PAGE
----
The digital marketing landscape changes rapidly. What was once a useful tactic yesterday is completely ineffective the next. It’s important to keep on top of trends, but it’s also very important to distinguish broader definitions in order to adjust your strategy appropriately. Sometimes new ideas overlap and are mistakenly used interchangeably with others.
Lately, we’ve noticed content marketing has been confused with other industry terms, such as native advertising. We’d like to break down, quite simply, what content marketing is and isn’t.
- Is relevant to the target audience.
- Provides something of value to the consumer.
- Encourages engagement with your brand.
- Changes consumer behavior by forming a connection with the brand.
- Is an ongoing part of your strategy, not just a one-off campaign.
There are a variety of ways you can go about creating a content marketing campaign, including photography, blogging, and videos. Where content marketing and native advertising get mixed up is when it comes to promoting the created content. At Anchor Social, we use social media as a means to push out the content we create to have the desired impact as listed above.
Native advertising uses social media as a paid platform to promote your content.
- Is always paid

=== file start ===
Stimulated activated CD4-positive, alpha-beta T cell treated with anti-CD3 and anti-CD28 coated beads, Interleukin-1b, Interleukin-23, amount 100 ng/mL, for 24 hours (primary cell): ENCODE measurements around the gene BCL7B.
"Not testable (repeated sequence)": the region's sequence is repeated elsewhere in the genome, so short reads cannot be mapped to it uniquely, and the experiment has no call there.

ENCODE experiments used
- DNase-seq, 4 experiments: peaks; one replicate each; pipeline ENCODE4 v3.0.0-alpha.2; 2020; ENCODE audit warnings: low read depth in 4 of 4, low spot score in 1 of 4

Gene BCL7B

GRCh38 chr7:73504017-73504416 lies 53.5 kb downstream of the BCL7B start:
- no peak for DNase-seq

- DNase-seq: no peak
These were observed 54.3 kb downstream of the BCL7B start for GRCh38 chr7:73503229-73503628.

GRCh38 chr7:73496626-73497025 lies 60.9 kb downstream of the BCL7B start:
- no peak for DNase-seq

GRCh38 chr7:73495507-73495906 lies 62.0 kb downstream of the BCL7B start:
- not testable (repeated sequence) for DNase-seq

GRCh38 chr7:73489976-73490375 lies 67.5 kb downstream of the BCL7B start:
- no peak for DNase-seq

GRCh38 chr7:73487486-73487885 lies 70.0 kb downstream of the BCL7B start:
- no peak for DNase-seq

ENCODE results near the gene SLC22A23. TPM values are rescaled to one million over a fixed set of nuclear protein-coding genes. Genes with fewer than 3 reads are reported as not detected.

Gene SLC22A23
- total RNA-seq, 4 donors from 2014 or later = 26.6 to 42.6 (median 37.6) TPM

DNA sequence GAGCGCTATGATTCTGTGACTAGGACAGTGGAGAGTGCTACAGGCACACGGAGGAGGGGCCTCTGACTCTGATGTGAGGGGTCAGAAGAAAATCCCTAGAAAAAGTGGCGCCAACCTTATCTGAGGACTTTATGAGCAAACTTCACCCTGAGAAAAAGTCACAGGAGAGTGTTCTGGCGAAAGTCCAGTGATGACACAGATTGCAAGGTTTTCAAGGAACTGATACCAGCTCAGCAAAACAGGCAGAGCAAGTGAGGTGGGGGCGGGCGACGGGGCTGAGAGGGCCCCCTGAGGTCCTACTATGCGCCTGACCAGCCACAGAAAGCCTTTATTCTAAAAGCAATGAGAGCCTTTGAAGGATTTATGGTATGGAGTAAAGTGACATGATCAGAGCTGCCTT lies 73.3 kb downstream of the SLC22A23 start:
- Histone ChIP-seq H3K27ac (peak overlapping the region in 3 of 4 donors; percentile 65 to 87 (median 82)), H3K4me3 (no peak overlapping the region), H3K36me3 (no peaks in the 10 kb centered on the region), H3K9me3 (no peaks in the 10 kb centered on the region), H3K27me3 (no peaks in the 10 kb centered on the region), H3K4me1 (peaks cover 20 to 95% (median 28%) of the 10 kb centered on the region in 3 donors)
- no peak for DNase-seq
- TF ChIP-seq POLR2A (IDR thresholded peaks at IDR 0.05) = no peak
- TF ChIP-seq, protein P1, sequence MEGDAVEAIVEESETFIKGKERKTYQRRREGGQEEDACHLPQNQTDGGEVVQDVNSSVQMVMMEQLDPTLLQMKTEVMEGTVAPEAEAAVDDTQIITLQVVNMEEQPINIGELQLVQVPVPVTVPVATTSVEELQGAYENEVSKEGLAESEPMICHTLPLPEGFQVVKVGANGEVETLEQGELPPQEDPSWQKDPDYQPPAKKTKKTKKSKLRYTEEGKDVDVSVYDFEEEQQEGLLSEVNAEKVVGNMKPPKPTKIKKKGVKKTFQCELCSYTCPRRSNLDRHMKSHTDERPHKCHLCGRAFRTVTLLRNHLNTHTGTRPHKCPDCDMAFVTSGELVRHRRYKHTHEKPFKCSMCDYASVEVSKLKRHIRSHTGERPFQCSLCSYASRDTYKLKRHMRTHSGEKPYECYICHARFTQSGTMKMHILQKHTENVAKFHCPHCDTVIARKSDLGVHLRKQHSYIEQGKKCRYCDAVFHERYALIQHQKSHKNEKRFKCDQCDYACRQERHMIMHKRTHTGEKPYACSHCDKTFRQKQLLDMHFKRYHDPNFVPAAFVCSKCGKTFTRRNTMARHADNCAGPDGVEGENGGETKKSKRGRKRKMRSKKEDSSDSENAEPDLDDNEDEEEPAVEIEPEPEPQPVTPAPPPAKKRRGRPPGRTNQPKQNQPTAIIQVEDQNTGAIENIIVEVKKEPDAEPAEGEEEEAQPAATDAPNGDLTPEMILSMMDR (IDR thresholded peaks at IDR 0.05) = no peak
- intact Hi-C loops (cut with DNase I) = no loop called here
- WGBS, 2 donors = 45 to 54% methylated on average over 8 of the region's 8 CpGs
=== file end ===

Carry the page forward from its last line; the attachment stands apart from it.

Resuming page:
- Is usually built around content of interest to the target audience.
- Appears within social media feeds like any other post.
Many people view native advertising as “tricking” the user because a company is essentially paying to appear in your social media stream. While native advertising is in many ways an extension of content marketing, their goals are entirely different.
Regular content marketing is all about creating content that has value to your audience that they want to engage in organically. Native advertising is specifically targeted to your audience. Be aware that many may find this method intrusive, even though it appears to them “naturally.”
To make content marketing and native advertising work together, you have to fall back on making that content worthy of your consumer’s time. Anyone can pay to promote an ad or post, but to create something that fosters engagement and has value requires effort on behalf of your strategy. When they come back to your page after seeing an ad, there should be more content of interest for them to engage with.
Native advertising is also good for reaching an audience outside of your usual network. For example, we all know Facebook has become a “pay to play” market, which requires spending money on boosted posts to gain likes and engagement on your page. Sometimes in order to break that barrier to jump start a new account, you have to spend a little money.
At the end of the day, it still comes down to the content. If your content marketing strategy is creating something of value to your consumer that lets them engage with your brand, you’re running a successful campaign. How you choose to promote that content is up to you and what’s best for the account.